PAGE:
“Your father lives here?”
“No he passed away a few years ago. But coming here reminds me of him; I feel like he is here with me sometimes.”
They pulled into a driveway which was even bumpier than the dirt road. It was dark outside but the moonlight seemed to illuminate the house. It looked much bigger than Walter had been picturing – ‘cabin’ did not seem to do it justice. Lucy parked out the front and Walter helped her with a few bags, carrying them inside. Lucy went around the side of the house and fiddled with the switch board.
Walter felt a vibration in his hand. He was confused for a moment before he realised he was carrying Lucy’s handbag. He stumbled around trying to place it on a table so he could rummage through and catch the call. There was a dim light trying to escape from underneath her purse and whatever else was in the bag. He eventually got his hand to the phone and was about to answer when he did a double take on the caller’s name.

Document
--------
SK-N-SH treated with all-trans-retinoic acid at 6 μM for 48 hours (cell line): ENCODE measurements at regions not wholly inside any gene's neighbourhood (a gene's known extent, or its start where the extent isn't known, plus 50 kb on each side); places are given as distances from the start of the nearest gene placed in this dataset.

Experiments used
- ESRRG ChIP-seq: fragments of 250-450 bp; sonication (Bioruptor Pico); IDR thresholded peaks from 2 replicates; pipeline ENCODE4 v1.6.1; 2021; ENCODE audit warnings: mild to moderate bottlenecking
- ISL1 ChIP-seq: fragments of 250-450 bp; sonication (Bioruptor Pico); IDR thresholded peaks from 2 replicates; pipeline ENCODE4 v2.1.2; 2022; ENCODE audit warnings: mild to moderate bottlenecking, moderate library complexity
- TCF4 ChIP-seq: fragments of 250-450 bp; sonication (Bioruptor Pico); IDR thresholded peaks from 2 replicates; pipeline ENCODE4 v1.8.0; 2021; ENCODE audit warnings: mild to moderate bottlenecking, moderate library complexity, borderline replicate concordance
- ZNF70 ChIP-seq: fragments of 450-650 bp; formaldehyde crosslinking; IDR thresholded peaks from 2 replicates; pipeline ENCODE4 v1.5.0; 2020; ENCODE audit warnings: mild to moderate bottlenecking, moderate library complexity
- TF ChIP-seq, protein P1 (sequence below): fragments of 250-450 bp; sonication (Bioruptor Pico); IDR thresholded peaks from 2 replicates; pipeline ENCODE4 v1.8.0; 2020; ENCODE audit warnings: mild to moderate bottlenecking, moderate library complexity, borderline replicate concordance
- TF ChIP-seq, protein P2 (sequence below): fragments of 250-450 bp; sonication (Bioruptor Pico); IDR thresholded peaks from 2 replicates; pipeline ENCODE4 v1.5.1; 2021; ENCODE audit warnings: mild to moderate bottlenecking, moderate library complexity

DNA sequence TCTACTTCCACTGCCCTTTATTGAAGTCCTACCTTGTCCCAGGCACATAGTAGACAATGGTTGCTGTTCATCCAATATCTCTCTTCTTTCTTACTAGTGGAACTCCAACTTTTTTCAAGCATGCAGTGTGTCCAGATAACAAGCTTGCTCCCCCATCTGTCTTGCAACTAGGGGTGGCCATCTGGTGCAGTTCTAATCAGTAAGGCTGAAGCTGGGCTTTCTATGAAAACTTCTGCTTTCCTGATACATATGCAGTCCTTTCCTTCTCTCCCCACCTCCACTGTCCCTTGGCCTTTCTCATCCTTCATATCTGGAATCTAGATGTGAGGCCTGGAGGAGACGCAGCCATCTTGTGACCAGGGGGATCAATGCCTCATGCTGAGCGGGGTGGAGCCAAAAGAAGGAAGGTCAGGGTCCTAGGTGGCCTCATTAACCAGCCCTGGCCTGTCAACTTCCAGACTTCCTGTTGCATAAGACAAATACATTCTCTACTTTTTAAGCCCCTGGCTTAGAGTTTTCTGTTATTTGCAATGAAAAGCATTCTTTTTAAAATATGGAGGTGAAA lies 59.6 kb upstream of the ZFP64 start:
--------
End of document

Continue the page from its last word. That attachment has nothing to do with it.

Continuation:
Sammy. The name flashed twice and then the screen went blank. Walter stared at the glow of light that was highlighted by the pitch black of the room. Then the lights came on and Lucy called out, “We have power.”
Walter shoved the phone back into the bag and spun quickly to greet Lucy with a smile.
“Is something wrong?” she asked, playfully.
Walter shook his head. “No, just the sudden light is kind of blinding.”
Lucy smiled. “Yeah,” she took a deliberate step towards him.